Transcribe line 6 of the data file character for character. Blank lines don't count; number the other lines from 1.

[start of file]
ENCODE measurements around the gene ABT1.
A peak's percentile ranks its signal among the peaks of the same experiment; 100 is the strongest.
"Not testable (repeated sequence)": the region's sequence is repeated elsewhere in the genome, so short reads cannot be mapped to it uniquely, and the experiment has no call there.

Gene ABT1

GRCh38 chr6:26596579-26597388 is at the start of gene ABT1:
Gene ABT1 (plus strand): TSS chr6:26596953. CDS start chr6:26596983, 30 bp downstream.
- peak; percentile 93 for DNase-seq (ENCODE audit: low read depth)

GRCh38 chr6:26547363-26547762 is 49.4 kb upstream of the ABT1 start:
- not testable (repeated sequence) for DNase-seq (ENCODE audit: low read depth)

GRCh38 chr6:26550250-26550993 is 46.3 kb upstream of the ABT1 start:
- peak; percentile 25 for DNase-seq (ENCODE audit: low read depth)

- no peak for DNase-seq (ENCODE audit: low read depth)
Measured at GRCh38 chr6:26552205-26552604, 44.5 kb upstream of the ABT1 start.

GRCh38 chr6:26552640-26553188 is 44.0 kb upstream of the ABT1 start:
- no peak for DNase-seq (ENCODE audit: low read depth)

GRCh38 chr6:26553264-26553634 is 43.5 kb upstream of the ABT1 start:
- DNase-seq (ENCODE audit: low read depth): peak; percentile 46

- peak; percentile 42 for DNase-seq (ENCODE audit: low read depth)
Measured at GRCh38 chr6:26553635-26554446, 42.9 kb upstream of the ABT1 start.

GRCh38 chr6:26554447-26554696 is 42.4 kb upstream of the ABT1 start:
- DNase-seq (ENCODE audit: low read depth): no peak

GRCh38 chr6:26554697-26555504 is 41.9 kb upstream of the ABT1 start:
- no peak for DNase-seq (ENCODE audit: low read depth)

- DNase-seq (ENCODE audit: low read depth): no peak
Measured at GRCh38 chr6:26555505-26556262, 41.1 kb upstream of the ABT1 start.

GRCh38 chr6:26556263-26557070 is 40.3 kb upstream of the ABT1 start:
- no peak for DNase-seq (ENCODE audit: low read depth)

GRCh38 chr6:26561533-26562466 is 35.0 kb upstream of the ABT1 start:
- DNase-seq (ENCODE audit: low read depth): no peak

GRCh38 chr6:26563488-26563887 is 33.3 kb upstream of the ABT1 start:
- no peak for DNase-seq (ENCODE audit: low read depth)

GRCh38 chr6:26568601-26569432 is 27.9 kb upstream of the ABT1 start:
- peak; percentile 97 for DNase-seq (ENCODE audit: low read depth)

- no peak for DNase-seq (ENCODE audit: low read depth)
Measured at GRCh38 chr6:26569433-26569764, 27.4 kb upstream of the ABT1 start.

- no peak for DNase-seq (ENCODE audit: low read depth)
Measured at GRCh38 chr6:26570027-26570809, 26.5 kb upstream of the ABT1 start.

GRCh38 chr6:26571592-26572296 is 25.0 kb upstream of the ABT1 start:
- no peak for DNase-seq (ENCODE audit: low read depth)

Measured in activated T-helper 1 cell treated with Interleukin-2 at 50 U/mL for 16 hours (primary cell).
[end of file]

Gene ABT1 (plus strand): TSS chr6:26596953. CDS start chr6:26596983, 30 bp downstream.